Purpose: We aimed to explore the effect of the way numerical information is framed on participants’ judgments. Specifically, based on a real story about a man who died after hernia surgery, we investigated the extent to which participants revised their liability judgment about the medical staff for not having used heparin, based first on ambiguous numerical information (relative risk reduction: 50%) and then on unambiguous numerical information (absolute risk reduction), that was framed either in terms of survival (e.g., 999 vs. 998 out of 1,000 patients survived) or mortality (1 vs. 2 out of 1,000 patients died), and presented as either resulting from small (1,000) or large (10,000) sample size groups. Method: Participants (N =160) were students (aged 19 to 45, M = 22.07, SD = 3.60) who volunteered to take part in the experiment. Perceived liability and perceived risk reduction were measured on 7-point scales. Result: When presented with relative risk information, participants judged the medical staff as more liable (M = 4.84, SE = .10) than when presented with absolute risk information (M = 4.22, SE = .11, F(1, 156) = 48.47, p = .0001, hp2= .24). The change in judged liability depended both on frame and on sample size, which did not interact: Participants’ rated the liability higher in the mortality condition (M = 4.76, SE = .13) than in the survival frame condition (M = 4.31, SE = .13) F(1, 156) = 5.61, p = .02, hp2 = .04 (and post-hoc analyses showed that the judgment was revised only in the survival condition), and participants’ ratings were lower in the small-1,000 size condition (M = 4.34, SE = .13) than in the large-10,000 size condition (M = 4.72, SE = .13) F(1, 156) = 3.89, p = .05, hp2 = .02. Participants’ estimates of perceived risk reduction were also affected both by the frame and the sample size as for liability. The results of mediational analyses were consistent with the hypothesis that perceived risk reduction plays a mediational role between the frame of information and the judgment of liability. Conclusion: Even when provided with unambiguous numerical information, people seem to be affected by the way in which it is framed, and the frame affects liability judgment through the perceived risk reduction.

“Patient dies due to hernia: Doctors in trouble” A study on the effect of framing and numerical information format on liability judgments

GAVARUZZI, TERESA;LOTTO, LORELLA
2011

Abstract

Purpose: We aimed to explore the effect of the way numerical information is framed on participants’ judgments. Specifically, based on a real story about a man who died after hernia surgery, we investigated the extent to which participants revised their liability judgment about the medical staff for not having used heparin, based first on ambiguous numerical information (relative risk reduction: 50%) and then on unambiguous numerical information (absolute risk reduction), that was framed either in terms of survival (e.g., 999 vs. 998 out of 1,000 patients survived) or mortality (1 vs. 2 out of 1,000 patients died), and presented as either resulting from small (1,000) or large (10,000) sample size groups. Method: Participants (N =160) were students (aged 19 to 45, M = 22.07, SD = 3.60) who volunteered to take part in the experiment. Perceived liability and perceived risk reduction were measured on 7-point scales. Result: When presented with relative risk information, participants judged the medical staff as more liable (M = 4.84, SE = .10) than when presented with absolute risk information (M = 4.22, SE = .11, F(1, 156) = 48.47, p = .0001, hp2= .24). The change in judged liability depended both on frame and on sample size, which did not interact: Participants’ rated the liability higher in the mortality condition (M = 4.76, SE = .13) than in the survival frame condition (M = 4.31, SE = .13) F(1, 156) = 5.61, p = .02, hp2 = .04 (and post-hoc analyses showed that the judgment was revised only in the survival condition), and participants’ ratings were lower in the small-1,000 size condition (M = 4.34, SE = .13) than in the large-10,000 size condition (M = 4.72, SE = .13) F(1, 156) = 3.89, p = .05, hp2 = .02. Participants’ estimates of perceived risk reduction were also affected both by the frame and the sample size as for liability. The results of mediational analyses were consistent with the hypothesis that perceived risk reduction plays a mediational role between the frame of information and the judgment of liability. Conclusion: Even when provided with unambiguous numerical information, people seem to be affected by the way in which it is framed, and the frame affects liability judgment through the perceived risk reduction.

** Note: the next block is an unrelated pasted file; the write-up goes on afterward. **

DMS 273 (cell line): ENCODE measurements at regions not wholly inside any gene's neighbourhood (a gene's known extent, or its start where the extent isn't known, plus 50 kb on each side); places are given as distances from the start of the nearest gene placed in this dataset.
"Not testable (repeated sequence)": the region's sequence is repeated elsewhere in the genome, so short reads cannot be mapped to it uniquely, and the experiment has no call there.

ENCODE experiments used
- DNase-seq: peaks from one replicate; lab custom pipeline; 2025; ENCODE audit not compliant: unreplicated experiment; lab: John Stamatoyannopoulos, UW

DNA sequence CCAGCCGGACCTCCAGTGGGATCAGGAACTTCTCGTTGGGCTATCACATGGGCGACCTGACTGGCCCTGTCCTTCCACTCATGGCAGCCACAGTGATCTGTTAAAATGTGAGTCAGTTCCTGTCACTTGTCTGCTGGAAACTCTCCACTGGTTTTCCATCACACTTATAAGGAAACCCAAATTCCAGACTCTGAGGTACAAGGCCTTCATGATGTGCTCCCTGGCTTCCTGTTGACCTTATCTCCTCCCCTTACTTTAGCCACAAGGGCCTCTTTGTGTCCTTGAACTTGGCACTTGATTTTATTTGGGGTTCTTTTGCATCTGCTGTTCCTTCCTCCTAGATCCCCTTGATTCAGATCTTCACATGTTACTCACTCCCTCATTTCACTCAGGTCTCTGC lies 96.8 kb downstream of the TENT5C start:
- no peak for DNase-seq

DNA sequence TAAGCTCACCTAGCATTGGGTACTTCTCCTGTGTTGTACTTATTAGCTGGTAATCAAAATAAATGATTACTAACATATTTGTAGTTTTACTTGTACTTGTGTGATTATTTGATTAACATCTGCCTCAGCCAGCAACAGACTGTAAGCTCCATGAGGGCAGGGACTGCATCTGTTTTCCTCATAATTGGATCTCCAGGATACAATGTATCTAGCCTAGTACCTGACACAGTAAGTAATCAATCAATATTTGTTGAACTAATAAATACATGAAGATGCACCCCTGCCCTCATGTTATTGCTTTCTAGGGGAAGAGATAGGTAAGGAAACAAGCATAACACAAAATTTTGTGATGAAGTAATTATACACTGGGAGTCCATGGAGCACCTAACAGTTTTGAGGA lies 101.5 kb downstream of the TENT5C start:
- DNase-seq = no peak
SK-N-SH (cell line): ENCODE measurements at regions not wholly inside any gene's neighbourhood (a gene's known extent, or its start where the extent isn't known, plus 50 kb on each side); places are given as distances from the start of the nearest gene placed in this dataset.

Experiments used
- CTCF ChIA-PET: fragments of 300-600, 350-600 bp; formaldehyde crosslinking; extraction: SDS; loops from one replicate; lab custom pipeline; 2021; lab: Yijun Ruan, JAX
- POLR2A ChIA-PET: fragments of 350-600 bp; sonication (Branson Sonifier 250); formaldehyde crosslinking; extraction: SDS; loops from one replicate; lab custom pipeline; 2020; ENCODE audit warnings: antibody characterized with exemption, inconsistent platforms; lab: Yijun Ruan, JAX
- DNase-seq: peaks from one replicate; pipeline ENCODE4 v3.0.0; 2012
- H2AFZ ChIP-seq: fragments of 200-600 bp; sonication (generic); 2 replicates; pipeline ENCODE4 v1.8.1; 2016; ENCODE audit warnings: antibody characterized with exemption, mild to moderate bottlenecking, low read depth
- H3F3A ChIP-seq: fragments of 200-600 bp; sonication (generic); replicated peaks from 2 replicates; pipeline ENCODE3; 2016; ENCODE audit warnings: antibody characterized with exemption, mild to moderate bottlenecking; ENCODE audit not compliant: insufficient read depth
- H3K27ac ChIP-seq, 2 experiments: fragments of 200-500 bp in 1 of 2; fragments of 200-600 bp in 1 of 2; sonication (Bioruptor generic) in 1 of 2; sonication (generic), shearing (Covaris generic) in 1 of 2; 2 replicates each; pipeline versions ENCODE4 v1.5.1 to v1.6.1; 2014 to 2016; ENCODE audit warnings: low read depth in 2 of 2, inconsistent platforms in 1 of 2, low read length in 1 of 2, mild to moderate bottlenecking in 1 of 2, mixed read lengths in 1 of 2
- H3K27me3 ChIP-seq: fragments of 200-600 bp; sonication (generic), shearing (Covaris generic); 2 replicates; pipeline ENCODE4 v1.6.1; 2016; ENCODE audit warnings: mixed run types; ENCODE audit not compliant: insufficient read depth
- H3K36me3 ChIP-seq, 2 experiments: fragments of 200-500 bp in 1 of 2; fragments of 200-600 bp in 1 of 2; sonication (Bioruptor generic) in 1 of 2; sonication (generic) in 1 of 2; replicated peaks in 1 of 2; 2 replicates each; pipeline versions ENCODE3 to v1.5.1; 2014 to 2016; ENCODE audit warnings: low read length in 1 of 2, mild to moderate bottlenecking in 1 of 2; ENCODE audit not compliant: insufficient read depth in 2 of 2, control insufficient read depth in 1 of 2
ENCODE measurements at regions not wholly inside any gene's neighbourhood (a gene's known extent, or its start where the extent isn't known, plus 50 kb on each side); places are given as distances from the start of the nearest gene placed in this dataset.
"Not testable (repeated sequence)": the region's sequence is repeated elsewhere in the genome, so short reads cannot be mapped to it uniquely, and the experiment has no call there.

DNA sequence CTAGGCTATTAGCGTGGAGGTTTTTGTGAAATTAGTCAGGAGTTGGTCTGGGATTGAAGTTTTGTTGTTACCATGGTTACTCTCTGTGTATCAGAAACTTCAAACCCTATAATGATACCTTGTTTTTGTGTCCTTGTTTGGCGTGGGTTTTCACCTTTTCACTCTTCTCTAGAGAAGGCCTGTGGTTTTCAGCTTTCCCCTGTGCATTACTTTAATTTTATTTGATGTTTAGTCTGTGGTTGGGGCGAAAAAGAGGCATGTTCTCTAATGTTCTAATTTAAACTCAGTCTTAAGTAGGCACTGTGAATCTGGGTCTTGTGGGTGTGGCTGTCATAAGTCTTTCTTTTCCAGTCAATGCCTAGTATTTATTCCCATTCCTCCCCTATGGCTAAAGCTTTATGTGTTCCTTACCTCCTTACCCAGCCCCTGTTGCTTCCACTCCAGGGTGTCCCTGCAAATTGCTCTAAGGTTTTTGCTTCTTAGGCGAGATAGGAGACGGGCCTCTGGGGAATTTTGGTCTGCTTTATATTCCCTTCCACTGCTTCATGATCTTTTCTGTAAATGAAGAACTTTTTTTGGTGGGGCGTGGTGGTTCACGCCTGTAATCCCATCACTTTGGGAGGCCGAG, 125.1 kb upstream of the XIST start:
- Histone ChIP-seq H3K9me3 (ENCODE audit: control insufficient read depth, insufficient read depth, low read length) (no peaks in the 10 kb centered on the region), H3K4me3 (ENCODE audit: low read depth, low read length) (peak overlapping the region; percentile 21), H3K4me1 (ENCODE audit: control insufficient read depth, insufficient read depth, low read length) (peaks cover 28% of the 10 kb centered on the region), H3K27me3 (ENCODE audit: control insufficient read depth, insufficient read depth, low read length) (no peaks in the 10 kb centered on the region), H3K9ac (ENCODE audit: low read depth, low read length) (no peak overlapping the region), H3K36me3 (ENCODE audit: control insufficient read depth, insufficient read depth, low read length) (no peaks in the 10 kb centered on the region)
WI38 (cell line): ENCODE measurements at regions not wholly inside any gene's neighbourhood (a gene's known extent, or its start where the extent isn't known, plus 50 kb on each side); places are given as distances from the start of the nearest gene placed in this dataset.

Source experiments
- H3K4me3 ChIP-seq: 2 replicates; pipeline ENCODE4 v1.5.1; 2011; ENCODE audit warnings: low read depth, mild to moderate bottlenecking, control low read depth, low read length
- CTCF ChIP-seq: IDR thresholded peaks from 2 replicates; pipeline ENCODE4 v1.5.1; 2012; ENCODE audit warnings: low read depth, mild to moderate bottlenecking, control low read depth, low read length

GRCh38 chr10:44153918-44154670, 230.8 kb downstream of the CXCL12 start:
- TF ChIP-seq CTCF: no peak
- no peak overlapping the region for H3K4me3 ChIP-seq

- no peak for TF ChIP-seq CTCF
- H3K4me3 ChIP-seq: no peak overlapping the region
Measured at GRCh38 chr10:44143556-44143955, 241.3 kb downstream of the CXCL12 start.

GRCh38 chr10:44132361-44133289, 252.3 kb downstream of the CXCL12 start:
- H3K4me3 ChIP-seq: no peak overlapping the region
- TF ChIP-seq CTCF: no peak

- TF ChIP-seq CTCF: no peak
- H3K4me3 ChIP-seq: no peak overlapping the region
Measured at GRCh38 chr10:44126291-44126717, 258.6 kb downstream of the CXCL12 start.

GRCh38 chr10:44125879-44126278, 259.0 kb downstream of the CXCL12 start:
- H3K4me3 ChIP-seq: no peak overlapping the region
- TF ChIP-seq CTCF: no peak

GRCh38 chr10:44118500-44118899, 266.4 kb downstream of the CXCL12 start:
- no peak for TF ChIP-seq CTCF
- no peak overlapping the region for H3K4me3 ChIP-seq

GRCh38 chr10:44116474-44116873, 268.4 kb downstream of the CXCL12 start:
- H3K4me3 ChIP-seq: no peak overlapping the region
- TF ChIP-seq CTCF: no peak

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Utilizza questo identificativo per citare o creare un link a questo documento: https://hdl.handle.net/11577/2747681
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